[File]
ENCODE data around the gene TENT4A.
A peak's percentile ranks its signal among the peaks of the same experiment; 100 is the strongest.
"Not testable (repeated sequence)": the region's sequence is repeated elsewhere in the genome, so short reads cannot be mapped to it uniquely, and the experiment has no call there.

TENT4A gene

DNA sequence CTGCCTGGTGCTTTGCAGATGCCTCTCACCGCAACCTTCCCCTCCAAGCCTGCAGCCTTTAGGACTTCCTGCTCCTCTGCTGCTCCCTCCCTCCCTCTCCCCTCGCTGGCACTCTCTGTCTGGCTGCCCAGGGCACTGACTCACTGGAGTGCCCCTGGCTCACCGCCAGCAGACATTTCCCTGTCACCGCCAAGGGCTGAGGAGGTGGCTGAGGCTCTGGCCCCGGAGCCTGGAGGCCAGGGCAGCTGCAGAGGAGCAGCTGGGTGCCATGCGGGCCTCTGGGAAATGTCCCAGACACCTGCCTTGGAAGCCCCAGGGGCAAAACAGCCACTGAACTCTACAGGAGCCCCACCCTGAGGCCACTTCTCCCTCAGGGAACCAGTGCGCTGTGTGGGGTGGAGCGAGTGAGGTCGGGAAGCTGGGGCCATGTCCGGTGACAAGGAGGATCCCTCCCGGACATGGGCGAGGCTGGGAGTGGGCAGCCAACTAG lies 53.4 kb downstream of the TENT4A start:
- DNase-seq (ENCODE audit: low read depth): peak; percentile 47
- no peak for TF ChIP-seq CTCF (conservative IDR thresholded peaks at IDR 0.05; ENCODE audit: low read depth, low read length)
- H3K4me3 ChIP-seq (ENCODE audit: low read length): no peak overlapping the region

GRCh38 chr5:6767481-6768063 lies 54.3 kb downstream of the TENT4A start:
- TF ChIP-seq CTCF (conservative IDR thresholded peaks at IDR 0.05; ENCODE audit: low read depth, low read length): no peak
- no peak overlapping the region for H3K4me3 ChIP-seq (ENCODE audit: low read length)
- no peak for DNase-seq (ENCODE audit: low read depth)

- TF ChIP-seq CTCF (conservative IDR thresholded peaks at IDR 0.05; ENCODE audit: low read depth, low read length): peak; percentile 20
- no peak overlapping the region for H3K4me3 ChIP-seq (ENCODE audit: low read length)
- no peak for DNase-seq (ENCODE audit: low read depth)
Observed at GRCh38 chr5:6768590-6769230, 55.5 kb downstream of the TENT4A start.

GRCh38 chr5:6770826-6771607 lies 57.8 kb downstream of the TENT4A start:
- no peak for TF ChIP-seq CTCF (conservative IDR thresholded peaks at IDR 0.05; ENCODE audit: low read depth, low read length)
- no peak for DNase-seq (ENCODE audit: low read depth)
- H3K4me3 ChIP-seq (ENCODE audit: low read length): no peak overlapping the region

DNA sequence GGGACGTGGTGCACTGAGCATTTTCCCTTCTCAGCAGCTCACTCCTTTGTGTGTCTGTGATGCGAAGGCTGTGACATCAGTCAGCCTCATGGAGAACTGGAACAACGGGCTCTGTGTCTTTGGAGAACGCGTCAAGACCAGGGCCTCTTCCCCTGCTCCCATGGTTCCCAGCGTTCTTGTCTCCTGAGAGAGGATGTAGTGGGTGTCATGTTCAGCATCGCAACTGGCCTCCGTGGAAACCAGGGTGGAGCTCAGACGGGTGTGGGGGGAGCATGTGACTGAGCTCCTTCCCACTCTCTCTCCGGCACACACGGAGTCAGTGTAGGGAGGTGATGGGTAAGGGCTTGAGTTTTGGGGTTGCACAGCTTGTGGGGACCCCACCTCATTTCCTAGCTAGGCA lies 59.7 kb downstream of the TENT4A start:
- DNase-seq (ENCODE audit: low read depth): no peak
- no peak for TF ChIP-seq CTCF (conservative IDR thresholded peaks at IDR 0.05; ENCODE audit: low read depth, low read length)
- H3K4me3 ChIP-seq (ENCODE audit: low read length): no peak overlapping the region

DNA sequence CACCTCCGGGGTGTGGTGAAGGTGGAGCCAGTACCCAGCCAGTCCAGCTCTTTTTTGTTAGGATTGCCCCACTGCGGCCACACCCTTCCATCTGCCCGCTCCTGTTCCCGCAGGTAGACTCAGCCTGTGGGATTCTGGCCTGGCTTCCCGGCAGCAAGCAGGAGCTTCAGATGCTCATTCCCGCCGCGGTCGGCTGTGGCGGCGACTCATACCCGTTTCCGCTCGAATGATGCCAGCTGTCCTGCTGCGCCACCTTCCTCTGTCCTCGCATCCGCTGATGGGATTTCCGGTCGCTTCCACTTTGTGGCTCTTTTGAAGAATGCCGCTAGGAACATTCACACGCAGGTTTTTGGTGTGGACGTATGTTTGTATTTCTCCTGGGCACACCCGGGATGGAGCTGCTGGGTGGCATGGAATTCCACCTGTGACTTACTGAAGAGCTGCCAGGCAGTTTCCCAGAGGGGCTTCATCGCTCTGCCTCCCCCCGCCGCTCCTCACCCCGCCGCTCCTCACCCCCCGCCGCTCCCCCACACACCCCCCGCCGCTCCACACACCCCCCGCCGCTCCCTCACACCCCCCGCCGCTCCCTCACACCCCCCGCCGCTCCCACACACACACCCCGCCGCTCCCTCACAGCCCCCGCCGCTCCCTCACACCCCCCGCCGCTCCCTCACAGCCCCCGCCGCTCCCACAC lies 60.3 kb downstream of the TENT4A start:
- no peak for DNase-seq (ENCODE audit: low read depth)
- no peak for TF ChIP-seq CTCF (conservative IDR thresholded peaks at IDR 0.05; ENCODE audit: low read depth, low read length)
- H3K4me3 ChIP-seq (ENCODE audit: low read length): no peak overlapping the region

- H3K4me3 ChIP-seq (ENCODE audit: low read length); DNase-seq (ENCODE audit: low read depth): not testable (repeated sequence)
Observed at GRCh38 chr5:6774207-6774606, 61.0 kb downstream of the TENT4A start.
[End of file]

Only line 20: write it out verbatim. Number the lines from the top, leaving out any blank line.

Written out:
- H3K4me3 ChIP-seq (ENCODE audit: low read length): no peak overlapping the region